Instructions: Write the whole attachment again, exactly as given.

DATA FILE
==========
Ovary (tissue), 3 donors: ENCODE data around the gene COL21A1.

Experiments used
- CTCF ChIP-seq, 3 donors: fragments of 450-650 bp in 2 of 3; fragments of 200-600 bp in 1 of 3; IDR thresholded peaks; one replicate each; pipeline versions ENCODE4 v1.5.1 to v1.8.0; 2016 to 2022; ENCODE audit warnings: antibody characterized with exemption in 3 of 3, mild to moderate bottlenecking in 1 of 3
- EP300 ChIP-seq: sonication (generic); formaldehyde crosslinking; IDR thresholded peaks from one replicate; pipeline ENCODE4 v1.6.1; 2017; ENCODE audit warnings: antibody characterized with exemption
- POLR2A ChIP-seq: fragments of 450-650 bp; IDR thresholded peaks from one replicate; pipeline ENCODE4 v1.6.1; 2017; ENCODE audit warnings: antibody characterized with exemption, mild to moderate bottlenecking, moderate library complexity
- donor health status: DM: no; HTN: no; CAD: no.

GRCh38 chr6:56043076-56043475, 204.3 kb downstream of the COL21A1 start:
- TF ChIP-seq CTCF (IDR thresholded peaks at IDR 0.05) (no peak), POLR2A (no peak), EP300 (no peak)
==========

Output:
Ovary (tissue), 3 donors: ENCODE data around the gene COL21A1.

Experiments used
- CTCF ChIP-seq, 3 donors: fragments of 450-650 bp in 2 of 3; fragments of 200-600 bp in 1 of 3; IDR thresholded peaks; one replicate each; pipeline versions ENCODE4 v1.5.1 to v1.8.0; 2016 to 2022; ENCODE audit warnings: antibody characterized with exemption in 3 of 3, mild to moderate bottlenecking in 1 of 3
- EP300 ChIP-seq: sonication (generic); formaldehyde crosslinking; IDR thresholded peaks from one replicate; pipeline ENCODE4 v1.6.1; 2017; ENCODE audit warnings: antibody characterized with exemption
- POLR2A ChIP-seq: fragments of 450-650 bp; IDR thresholded peaks from one replicate; pipeline ENCODE4 v1.6.1; 2017; ENCODE audit warnings: antibody characterized with exemption, mild to moderate bottlenecking, moderate library complexity
- donor health status: DM: no; HTN: no; CAD: no.

GRCh38 chr6:56043076-56043475, 204.3 kb downstream of the COL21A1 start:
- TF ChIP-seq CTCF (IDR thresholded peaks at IDR 0.05) (no peak), POLR2A (no peak), EP300 (no peak)